Mon. May 16th, 2022

The U.S. Department of Education announced it will no longer take action against complaints by transgender students being banned from bathrooms conforming with their gender identity.

This reverses the Obama administration’s direction to allow transgender students to use the public bathroom that aligns with their gender identity. The Obama administration’s position was that banning transgender students from public bathrooms is a form of sex discrimination prohibited under Title IX.

President Donald Trump’s administration rescinded this decision in February 2017 by stating that Title IX does not enforce the policy of allowing transgender students to use the bathroom of their choice. The administration left the decision up to individual school districts.

The spokesperson of the Department of Education under President Trump clarified their stance further on Monday, Feb. 12, 2018. Elizabeth Hill told CNN, “Title IX prohibits discrimination on the basis of sex, not gender identity.”

Hill continued, “Therefore the question is whether a student (regardless of gender identity) has been discriminated against on the basis of sex. Where students, including transgender students, are penalized or harassed for failing to conform to sex-based stereotypes, that is sex discrimination prohibited by Title IX. In the case of bathrooms, however, long-standing regulations provide that separating facilities due to sex is not a form of discrimination prohibited by Title IX.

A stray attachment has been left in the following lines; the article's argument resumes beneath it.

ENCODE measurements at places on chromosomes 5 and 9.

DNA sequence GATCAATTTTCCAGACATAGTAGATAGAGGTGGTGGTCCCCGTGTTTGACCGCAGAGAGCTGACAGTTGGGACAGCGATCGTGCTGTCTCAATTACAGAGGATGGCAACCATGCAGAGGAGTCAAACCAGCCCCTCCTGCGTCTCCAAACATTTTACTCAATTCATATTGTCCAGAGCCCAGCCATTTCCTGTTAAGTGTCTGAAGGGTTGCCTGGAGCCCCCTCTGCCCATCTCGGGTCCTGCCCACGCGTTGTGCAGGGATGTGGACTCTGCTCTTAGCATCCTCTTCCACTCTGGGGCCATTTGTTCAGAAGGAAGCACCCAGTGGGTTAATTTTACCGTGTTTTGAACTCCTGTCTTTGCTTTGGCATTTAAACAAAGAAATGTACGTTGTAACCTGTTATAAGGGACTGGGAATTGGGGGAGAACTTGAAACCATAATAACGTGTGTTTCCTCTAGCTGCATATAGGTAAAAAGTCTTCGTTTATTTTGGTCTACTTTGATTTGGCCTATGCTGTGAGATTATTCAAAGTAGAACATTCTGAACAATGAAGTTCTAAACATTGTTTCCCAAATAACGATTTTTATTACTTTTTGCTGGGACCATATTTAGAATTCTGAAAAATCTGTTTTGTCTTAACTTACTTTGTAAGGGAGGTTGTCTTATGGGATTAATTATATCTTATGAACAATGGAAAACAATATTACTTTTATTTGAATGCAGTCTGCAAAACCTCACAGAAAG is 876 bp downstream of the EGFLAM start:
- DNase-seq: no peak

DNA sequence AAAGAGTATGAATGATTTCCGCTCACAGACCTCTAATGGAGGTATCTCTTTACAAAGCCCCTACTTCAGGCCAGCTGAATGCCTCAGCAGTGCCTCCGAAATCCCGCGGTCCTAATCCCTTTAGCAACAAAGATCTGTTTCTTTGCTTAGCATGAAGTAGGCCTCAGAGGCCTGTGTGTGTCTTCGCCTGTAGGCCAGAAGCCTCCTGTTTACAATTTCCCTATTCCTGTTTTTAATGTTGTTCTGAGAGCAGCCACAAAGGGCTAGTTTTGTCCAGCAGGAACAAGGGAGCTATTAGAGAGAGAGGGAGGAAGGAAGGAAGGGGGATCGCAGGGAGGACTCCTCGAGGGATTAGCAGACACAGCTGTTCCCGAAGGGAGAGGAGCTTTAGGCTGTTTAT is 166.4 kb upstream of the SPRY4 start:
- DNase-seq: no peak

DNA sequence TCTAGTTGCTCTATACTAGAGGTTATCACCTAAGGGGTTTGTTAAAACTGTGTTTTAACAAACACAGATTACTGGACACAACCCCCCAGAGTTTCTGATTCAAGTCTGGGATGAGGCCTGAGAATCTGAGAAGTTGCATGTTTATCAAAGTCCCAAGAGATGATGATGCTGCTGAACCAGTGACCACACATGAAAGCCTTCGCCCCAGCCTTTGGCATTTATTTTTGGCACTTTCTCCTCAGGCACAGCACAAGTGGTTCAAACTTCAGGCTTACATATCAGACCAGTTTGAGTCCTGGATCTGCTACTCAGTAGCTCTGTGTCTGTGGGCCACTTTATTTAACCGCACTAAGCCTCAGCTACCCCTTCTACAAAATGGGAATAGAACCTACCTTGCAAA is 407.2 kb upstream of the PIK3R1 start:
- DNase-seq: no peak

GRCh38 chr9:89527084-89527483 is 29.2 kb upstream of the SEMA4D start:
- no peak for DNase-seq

Hill then stated the department will continue to “use current law and current regulation to determine if any child in school is being harassed or discriminated against due to race, sex or disability.” The department believes that all students will continue to learn in a safe environment protected from harassment and bullying.

The department said it will continue to look into complaints made by transgender students that do not involve bathrooms.

The former head of the Education Department’s Office for Civil Rights under President Barack Obama, Catherine Lhamon, told the Post that the decision was “appalling and deeply dangerous.”

Eliza Byard, the executive director of GLSEN (Gay, Lesbian, and Straight Education Network), said, “Congress created the Office for Civil Rights (OCR) at the Department of Education in order to ensure that marginalized and vulnerable students had a champion. Under Secretary DeVos, the office has abdicated that solemn responsibility for transgender youth.”

“OCR’s cruel new policy flies in the face of the highest court rulings on this issue, which found unequivocally that denying transgender students appropriate bathroom access is a violation of Title IX,” Byard said.

Students of West Chester University have their own visions of how this can affect students.

“[Transgender students] will feel as though they’re not worthy of being treated equally,” says Eric Lowe, a junior student who previously worked for the Center of Women and Gender Equity. “Discrimination is very apparent and real towards all kinds of marginalized groups of people and that includes transgender people.”

“This campus should be a safe and welcoming environment to all of West Chester’s students,” he concluded.

Stacey Mills is a fourth-year student majoring in English with a minor in journalism. ✉

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